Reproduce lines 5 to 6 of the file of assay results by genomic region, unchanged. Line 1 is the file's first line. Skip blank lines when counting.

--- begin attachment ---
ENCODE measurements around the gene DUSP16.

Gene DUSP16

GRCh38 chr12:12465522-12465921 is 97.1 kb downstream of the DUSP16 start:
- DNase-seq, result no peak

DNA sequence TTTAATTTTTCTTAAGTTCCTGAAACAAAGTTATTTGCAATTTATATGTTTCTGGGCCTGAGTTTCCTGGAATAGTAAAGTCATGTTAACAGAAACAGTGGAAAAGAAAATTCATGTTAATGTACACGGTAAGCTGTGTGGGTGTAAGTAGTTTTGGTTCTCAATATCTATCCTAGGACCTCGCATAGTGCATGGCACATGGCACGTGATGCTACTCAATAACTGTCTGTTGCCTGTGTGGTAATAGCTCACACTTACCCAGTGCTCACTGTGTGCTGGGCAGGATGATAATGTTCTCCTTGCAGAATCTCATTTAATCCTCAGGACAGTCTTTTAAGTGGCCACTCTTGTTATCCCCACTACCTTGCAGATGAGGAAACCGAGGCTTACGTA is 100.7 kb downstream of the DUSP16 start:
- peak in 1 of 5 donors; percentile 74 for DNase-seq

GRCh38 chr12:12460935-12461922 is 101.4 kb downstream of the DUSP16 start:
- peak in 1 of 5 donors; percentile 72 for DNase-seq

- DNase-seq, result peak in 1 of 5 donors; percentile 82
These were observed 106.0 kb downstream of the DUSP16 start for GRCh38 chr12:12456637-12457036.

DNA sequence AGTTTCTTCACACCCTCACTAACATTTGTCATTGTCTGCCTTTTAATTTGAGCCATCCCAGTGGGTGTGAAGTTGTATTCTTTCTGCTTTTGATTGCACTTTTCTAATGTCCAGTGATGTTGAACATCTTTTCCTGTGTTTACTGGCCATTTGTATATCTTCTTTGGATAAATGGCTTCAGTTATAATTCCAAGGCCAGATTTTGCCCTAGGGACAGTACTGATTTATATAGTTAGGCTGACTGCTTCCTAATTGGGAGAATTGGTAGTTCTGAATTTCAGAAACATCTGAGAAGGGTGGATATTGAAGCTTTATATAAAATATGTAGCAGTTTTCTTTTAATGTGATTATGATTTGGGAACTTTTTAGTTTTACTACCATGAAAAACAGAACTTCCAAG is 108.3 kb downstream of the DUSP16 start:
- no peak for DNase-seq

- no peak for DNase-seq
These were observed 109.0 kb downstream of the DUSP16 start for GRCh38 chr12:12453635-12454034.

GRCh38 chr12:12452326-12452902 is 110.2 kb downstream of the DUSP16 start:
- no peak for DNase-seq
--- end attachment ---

DNA sequence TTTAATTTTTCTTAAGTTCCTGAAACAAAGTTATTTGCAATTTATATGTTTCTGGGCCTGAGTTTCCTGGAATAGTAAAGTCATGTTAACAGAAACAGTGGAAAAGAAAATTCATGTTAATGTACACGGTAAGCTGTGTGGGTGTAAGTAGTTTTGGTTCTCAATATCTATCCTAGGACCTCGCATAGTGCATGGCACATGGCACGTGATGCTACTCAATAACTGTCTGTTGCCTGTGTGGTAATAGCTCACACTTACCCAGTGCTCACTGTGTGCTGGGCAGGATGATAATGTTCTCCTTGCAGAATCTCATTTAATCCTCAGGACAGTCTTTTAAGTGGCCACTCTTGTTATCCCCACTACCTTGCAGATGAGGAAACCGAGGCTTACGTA is 100.7 kb downstream of the DUSP16 start:
- peak in 1 of 5 donors; percentile 74 for DNase-seq